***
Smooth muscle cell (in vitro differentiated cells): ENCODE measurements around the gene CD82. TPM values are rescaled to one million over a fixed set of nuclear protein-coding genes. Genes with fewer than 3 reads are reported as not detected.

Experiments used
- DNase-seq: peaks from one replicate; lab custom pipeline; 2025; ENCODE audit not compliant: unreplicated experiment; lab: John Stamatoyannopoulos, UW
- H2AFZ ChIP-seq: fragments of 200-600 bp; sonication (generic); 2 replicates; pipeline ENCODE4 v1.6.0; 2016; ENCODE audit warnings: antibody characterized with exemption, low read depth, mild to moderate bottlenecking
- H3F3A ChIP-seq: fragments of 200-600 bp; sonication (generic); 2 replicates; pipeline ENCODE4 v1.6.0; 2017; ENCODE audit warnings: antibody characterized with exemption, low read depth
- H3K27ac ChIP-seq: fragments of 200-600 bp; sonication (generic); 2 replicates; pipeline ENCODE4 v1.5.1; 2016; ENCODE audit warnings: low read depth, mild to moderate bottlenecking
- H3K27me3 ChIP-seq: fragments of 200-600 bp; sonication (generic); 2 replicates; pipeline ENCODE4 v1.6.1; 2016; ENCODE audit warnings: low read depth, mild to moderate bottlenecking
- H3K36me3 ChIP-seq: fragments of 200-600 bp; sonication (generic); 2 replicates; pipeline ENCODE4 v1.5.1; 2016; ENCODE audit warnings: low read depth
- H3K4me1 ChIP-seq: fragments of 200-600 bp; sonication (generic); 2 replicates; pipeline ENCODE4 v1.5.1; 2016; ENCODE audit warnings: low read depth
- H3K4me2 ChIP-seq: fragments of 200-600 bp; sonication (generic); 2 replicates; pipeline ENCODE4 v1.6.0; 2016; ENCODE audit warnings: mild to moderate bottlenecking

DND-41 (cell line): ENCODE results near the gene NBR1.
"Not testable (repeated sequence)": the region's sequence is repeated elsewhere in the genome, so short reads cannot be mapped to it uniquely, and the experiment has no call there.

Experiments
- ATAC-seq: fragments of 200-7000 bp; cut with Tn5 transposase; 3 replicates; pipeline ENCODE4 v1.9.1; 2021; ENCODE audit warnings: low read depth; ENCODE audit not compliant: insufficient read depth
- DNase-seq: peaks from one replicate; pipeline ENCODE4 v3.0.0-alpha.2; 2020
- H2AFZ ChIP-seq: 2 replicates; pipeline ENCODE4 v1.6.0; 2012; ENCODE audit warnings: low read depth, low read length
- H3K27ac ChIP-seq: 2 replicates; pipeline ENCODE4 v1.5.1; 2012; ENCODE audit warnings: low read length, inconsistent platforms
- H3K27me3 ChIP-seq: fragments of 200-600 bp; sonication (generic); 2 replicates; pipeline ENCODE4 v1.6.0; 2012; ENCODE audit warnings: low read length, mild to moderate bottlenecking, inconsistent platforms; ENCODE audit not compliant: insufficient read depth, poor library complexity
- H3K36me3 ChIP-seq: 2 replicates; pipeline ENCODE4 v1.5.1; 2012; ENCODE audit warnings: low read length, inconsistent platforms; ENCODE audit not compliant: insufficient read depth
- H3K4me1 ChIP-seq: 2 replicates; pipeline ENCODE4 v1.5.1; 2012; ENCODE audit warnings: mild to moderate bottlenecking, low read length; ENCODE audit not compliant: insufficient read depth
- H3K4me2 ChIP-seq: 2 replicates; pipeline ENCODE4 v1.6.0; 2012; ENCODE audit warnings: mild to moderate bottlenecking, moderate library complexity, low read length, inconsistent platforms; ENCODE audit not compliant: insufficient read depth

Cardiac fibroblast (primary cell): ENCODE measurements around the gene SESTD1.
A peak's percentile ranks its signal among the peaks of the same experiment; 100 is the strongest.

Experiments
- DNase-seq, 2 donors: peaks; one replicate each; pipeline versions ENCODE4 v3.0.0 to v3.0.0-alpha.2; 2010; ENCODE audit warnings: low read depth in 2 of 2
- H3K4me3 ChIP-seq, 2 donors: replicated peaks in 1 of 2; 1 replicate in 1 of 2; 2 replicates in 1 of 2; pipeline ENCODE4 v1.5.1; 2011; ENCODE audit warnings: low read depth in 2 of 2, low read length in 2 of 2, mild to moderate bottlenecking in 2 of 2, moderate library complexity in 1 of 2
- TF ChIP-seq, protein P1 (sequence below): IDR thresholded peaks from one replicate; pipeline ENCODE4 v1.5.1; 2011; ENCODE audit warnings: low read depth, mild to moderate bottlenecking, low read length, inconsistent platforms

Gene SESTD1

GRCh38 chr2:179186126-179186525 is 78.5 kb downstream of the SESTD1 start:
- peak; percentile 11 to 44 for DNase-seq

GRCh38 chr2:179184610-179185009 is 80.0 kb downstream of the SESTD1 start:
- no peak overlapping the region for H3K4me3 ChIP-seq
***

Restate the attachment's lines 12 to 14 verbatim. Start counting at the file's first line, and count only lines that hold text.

"Not testable (repeated sequence)": the region's sequence is repeated elsewhere in the genome, so short reads cannot be mapped to it uniquely, and the experiment has no call there.

Experiments
- ATAC-seq: fragments of 200-7000 bp; cut with Tn5 transposase; 3 replicates; pipeline ENCODE4 v1.9.1; 2021; ENCODE audit warnings: low read depth; ENCODE audit not compliant: insufficient read depth